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Hex element V/S Tetrahedron elments

g_rakesh2's picture

what is the advantage of brick elements (hex element) over tetrahedron Element. Most of Finite element softwares use automatic meshing to create tetrahedron mesh.                                                                                                                                    which is the better brick or tet?

thanks & regards,



yawlou's picture

As far as I know there are quite robust meshing routines for volumes using tetrahedron elements.  Although there are meshing routines for volumes using brick elements, they are not as robust and may not always work for complex volumes.  It is for this reason that tetrahedrons are useful.

 However, the problem is that traditionally tetrahedrons used as finite elements are not as well behaved as the brick element.  Hence, you have to be careful with tetrahedron elements.

 Below is a quote from the abstract of Michael Puso's paper "A stabilized nodally integrated tetrahedral", Int. J. Numer. Meth. Engng 2006; 67:841–867, that says it all very well.

"It is well known that linear tetrahedral elements perform poorly in problems with plasticity, nearly incompressible materials, and acute bending. For a variety of reasons, low-order tetrahedral elements are preferable to quadratic tetrahedral elements; particularly for nonlinear problems. But the severe locking problems of tetrahedrals have forced analysts to employ hexahedral formulations for most nonlinear problems. On the other hand, automatic mesh generation is often not feasible for building many 3D hexahedral meshes."

Puso has another more recent paper that also shows how to overcome these problems of tetrahedrals using nodal integration and stabilization techniques.  (see,  Int. J. Numer. Meth. Engng 2008; 74:416–446)

 I hope that helps answer your question.





g_rakesh2's picture

B.E. Mechanical

g_rakesh2's picture

Replying very late sorry for the same but its not clear that which is better? tet or hex elements?

One moe thing I want to ask you between tri elements and quad elements which is better and why?


B.E. Mechanical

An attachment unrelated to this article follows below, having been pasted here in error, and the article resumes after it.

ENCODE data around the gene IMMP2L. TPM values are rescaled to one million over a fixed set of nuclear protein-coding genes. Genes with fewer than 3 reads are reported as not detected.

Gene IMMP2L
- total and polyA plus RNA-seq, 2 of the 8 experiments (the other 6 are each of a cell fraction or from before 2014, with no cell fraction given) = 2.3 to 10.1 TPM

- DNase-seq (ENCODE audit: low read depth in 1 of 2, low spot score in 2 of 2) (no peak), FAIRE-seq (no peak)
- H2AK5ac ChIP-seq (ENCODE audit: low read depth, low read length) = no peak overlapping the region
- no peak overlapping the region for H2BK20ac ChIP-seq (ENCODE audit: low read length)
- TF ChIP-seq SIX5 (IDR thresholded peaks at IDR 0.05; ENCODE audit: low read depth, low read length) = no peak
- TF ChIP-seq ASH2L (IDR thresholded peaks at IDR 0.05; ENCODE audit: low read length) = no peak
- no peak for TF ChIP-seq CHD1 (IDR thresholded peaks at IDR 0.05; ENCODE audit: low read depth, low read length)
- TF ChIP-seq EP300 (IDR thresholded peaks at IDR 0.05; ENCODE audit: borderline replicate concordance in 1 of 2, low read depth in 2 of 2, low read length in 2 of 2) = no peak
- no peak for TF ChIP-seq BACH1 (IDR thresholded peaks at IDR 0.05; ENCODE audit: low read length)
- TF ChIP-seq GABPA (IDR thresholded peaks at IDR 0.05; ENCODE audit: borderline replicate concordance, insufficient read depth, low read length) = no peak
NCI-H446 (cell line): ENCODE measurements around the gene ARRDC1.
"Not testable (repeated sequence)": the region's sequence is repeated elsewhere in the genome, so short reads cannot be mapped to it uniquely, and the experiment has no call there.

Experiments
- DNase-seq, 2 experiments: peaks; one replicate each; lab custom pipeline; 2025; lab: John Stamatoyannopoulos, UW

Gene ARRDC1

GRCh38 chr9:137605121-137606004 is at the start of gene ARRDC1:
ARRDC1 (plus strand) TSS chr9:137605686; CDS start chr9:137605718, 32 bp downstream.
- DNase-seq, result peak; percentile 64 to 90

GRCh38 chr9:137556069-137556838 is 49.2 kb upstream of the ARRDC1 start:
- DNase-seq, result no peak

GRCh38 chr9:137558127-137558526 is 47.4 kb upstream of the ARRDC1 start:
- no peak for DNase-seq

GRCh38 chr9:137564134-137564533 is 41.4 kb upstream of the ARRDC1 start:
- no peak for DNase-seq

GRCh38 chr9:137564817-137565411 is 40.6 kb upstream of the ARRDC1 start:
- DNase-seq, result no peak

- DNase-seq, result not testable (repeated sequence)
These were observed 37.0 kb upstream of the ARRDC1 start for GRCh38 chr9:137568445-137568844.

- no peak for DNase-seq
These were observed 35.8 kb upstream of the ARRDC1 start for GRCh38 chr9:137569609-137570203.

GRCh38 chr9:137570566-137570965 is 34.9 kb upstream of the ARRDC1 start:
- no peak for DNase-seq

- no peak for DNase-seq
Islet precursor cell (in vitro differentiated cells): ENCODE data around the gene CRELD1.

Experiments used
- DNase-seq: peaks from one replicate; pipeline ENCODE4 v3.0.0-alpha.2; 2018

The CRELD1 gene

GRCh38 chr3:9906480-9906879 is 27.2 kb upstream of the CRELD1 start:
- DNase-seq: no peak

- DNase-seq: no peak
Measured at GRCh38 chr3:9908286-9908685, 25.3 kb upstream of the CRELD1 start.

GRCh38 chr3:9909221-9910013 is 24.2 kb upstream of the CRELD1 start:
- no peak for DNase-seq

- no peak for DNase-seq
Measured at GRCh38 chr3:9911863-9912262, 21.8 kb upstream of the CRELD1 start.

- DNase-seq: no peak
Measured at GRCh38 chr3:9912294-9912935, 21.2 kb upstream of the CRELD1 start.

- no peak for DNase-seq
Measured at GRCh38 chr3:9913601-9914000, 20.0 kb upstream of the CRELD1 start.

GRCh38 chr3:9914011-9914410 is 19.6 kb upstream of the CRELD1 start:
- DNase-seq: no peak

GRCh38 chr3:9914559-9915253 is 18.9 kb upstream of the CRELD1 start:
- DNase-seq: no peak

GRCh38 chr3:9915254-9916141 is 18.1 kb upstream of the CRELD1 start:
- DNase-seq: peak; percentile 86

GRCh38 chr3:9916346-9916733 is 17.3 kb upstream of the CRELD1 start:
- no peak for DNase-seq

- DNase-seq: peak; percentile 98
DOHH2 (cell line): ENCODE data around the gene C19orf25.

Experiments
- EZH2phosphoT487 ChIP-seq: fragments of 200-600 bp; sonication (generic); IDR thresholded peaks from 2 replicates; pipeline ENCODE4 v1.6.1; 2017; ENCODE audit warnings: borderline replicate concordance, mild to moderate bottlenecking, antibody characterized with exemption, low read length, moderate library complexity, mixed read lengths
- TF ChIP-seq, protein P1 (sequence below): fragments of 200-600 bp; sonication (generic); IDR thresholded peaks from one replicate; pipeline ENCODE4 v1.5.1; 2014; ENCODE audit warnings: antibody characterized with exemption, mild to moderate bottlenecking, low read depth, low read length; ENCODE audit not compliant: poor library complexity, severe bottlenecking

Jayadeep U. B.'s picture

Hi Rakesh,

Any FE book should tell you that the basic linear triangle and tetrahedron elements are constant strain elements (Displacement interpolation is linear, and hence the strains/stresses are constant in any element).  Obviously, you will need an extremely fine mesh near the locations where stress/strain gradients are present, with these elements.  So the performance of bilinear rectangles or trilinear brick elements are expected to be much better compared to these.

However, if you go for the more advanced elements (higher order, stabilized, reduced integration, hybrid etc.), the comparison may not be so straight forward.


mohammedlamine's picture

Hello Rakesh,

The constant Strain Tetrahedron has 12 degrees of freedom (dof) but the brick element has 24 dof. The other thing is that in general you need to use Gaussian integration points for the brick element to calculate the terms of your matrices and vectors which takes more cpu time. Approximately, it takes the same time for the curved brick elements. Before 2013, I have not found a valid method to calculate the shape functions of a tetrahedron. Some existing formula give negative volumes !

The new method that I have developed in 2013 computes the shape functions of the constant strain tetrahedron efficiently with direct matrix solving and after that the corresponding matrices (stiffness, .......) with direct matrix products : see my recent publication :

" Dynamic Detection of Reinforced Concrete Bridge Damage by Finite Element Model Updating ", Mohammed Lamine Moussaoui, Mohamed Chabaat and Abderrahmane Kibboua, Journal of Mechanics Engineering and Automation, Vol 04, Number 1, PP 40-45, January 2014, David Publishing Company, USA

It is also important to notice that the choice of the tetrahedron corresponds to that the tetrahedral elements fit very well any arbitrary shaped volume, eventually with curvatures, to be analyzed. This is the economic one.

Best regards

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